Pricing Landscape Timbers

Discussion in 'General Industry Discussions' started by dtelawncare, Feb 12, 2006.

  1. dtelawncare

    dtelawncare LawnSite Member
    Messages: 227

    I have a customer wants new edging put around all his flower beds. Has that cheap plastic border now. He wants Landscaping timbers put in down. All the beds together are over 600 ft. I will have to cut many of the timbers also. How should I charge?? Thanks for any ideas or info.
  2. Gatewayuser

    Gatewayuser LawnSite Bronze Member
    Messages: 1,765

    Just figure up what kind of time it will take x your hourly rate $40 or what ever, if you buy the timbers mark them up by 40%.
  3. steve in Pa.

    steve in Pa. LawnSite Senior Member
    Messages: 294

    I would try to talk him out of the timbers and go with ep henry curbstones. excellent money maker for the time vs the timbers
  4. sheshovel

    sheshovel LawnSite Fanatic
    Messages: 5,112

    Well you will have to remove the old edging,cut in a new edge to hold the larger timbers and set them in + cut them like you much are you paying for the timbers and are they 8' or 10' timbers?

    JKOOPERS LawnSite Bronze Member
    Messages: 1,259

    i would try to upsell him a stone product
  6. LB1234

    LB1234 LawnSite Gold Member
    Messages: 3,208

    Be carefule about cutting timbers. 6x6's you can get away with cutting it on four sides with a chop saw or circular saw. I cut on four sides with a circular saw and then finish up w/ handsaw. I clean up the edges with a belt sander if it is going to be visible.

    Also, cutting on angles can be a little more difficult when trying to march the lines.
  7. gammon landscaping

    gammon landscaping LawnSite Senior Member
    Messages: 553

    i really like the metal edging i get at johndeer it is thicker than the home cheapo stuff. it is really easy to make nice curves with it. i mainly install it with new landscapes so i just rake dirt up on the front side about 2 inches and mulch the back so no digging edging for the beds. but it is about 1.50 a foot so a little pricey . if you are installing it in an existing yard just take flat spade and split the sod and instert it and use a 2x4 and a hammer to drive it down good and you are set
  8. sheshovel

    sheshovel LawnSite Fanatic
    Messages: 5,112

    gammon..he said the customer wants Landscape timbers K?
  9. dtelawncare

    dtelawncare LawnSite Member
    Messages: 227

    I personally prefer stone border, but he asked for the timbers. The property is very rustic looking. It is about a two acre river lot. Lots of hardwoods all over the property. Best price I found was $2.69 for 8ft timbers. I hve not yet priced the comparison between timbers and stone. Also, the property is not flat in any way. Some of the beds are up and down. I was also thinking the timbers would be easier to trim around eing that I will be maintaing the property year round.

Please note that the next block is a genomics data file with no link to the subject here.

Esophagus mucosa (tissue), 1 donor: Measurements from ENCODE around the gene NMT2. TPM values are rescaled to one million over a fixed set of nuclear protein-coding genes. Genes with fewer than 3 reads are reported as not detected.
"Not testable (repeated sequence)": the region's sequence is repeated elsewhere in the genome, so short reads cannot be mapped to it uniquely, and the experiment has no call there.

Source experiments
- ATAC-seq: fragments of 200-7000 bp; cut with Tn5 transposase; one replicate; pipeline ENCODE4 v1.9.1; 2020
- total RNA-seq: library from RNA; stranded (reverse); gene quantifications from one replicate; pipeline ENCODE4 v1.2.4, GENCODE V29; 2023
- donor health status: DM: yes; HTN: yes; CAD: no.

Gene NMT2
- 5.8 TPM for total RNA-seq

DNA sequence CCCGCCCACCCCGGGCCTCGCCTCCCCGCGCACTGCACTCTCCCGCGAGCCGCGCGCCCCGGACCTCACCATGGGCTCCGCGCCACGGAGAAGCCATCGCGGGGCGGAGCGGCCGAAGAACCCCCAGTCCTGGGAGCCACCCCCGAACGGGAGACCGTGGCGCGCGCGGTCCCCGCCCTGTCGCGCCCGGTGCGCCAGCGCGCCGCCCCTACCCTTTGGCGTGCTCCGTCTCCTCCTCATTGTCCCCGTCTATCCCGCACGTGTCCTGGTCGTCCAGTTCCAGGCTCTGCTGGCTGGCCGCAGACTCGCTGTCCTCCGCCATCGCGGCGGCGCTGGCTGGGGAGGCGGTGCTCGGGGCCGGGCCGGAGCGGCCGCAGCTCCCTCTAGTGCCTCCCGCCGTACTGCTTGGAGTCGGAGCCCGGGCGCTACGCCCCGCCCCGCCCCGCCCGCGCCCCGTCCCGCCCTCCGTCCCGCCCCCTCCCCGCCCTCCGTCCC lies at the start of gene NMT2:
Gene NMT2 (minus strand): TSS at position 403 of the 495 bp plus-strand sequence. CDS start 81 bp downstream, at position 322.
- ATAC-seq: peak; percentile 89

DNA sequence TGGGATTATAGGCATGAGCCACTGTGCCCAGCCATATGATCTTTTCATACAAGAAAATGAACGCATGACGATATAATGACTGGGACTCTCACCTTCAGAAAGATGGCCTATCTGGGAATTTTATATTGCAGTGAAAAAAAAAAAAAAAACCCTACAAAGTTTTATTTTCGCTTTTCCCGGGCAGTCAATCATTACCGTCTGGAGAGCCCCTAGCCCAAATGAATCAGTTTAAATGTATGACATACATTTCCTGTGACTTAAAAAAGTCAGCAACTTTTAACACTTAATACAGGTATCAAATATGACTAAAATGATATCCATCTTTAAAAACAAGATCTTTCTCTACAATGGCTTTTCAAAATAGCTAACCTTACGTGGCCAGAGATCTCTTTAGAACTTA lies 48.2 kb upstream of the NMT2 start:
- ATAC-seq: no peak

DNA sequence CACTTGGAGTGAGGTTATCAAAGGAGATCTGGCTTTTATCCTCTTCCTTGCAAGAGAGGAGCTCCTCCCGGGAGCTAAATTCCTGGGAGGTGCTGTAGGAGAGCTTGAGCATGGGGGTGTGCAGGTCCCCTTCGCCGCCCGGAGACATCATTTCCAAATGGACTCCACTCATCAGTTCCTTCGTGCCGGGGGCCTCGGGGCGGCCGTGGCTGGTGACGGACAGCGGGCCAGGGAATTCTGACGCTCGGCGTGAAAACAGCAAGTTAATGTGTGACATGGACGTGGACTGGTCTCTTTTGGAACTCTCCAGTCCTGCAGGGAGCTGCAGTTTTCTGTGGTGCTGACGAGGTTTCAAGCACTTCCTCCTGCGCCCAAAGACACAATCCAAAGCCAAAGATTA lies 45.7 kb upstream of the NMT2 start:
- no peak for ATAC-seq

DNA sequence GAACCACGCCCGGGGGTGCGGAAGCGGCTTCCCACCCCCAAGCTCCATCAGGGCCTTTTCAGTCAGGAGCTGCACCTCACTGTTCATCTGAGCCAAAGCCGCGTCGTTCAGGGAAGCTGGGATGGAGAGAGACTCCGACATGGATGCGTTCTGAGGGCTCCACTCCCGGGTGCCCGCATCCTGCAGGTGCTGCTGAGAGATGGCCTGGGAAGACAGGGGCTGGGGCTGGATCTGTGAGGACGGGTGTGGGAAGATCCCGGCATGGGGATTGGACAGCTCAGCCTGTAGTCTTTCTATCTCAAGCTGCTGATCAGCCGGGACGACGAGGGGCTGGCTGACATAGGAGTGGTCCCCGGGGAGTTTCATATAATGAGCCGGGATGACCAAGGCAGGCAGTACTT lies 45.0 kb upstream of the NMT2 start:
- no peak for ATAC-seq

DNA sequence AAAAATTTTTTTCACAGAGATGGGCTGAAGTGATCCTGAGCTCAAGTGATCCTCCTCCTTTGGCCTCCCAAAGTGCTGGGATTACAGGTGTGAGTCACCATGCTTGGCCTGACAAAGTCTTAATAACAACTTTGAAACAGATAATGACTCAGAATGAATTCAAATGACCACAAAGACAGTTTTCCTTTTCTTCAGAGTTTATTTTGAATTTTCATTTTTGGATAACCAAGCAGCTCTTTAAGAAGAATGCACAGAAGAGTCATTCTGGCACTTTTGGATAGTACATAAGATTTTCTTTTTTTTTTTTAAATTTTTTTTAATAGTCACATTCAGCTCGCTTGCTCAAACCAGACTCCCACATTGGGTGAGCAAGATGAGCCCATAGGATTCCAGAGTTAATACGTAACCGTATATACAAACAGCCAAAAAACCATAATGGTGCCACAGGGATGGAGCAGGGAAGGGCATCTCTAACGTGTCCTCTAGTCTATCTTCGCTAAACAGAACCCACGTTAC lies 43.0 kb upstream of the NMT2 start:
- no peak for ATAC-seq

10. topsites

    topsites LawnSite Fanatic
    Messages: 21,653

    Now you need to take a measuring tape and measure all around the perimeter where the timbers are to go, total it up, then add 5 or 10 percent to make sure (i.e.: buy 2 or 3 extra timbers, 4 might not hurt, depends how many feet - buy one extra timber for every 120 feet or so). As you're measuring, think how many you can use full-size (the less cutting you have to do, the better, creativity doesn't hurt).
    600 feet you say? 600 / 8 = 75, so get 80 timbers.

    Estimate 3 dollars / timber plus 40 dollars for you to pick them up, and it takes a few hours, I forget, figure this:
    Most of the timbers you can likely use full size, but you then have to drill 2 (or 3) holes in each one with a large drill bit so you can drive the nail through... Instead of nails, use rebar, it's cheaper but you want 1.5 to 2-foot pieces and nails don't come but a foot long or so, also the rebar holds better because it's corrugated. Buy several lengths of rebar which you will then have to cut into pieces, you can use an angle grinder for that, or if you have a metal cutter that would be perfect.
    You also need a sledgehammer (lol) to drive the rebar through the holes you drilled, into the ground.
    p.s.: the drill-bit will need to be close in diameter to the rebar - too small is no good but neither is too large, you'll likely have to buy a special bit just for this, get a long one, get two (case one breaks).

    So, figure an hour for every 10 - 12 timbers or thereabouts, 2 hours minimum.
    And check to see if the customer has an electric outlet, and bring at least 100 feet of extension cord.
    Pre-cut the rebar at home, or before you head out, so you have all those pieces ready.
    Far as cutting the timbers, I myself use my chainsaw (onsite) for that, just have to be careful, take it easy with it.
    ... forgot what else there is but that's the basics.

Share This Page